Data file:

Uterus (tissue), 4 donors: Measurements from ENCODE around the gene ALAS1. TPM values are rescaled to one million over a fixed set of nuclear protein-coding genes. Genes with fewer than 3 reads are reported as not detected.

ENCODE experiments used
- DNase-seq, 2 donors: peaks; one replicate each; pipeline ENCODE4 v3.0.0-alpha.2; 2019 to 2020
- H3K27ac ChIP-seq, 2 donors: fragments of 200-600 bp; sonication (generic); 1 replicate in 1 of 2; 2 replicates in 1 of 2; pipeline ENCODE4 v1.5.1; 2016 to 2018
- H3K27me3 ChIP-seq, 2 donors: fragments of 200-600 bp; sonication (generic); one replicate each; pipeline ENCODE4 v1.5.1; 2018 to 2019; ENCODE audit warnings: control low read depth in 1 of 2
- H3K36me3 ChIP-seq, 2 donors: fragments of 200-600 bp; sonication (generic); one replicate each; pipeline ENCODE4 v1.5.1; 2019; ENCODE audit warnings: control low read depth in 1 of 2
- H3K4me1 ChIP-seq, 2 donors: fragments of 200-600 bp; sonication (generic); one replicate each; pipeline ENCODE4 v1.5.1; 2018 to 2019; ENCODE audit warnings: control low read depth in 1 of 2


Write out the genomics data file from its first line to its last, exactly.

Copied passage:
Uterus (tissue), 4 donors: Measurements from ENCODE around the gene ALAS1. TPM values are rescaled to one million over a fixed set of nuclear protein-coding genes. Genes with fewer than 3 reads are reported as not detected.

ENCODE experiments used
- DNase-seq, 2 donors: peaks; one replicate each; pipeline ENCODE4 v3.0.0-alpha.2; 2019 to 2020
- H3K27ac ChIP-seq, 2 donors: fragments of 200-600 bp; sonication (generic); 1 replicate in 1 of 2; 2 replicates in 1 of 2; pipeline ENCODE4 v1.5.1; 2016 to 2018
- H3K27me3 ChIP-seq, 2 donors: fragments of 200-600 bp; sonication (generic); one replicate each; pipeline ENCODE4 v1.5.1; 2018 to 2019; ENCODE audit warnings: control low read depth in 1 of 2
- H3K36me3 ChIP-seq, 2 donors: fragments of 200-600 bp; sonication (generic); one replicate each; pipeline ENCODE4 v1.5.1; 2019; ENCODE audit warnings: control low read depth in 1 of 2
- H3K4me1 ChIP-seq, 2 donors: fragments of 200-600 bp; sonication (generic); one replicate each; pipeline ENCODE4 v1.5.1; 2018 to 2019; ENCODE audit warnings: control low read depth in 1 of 2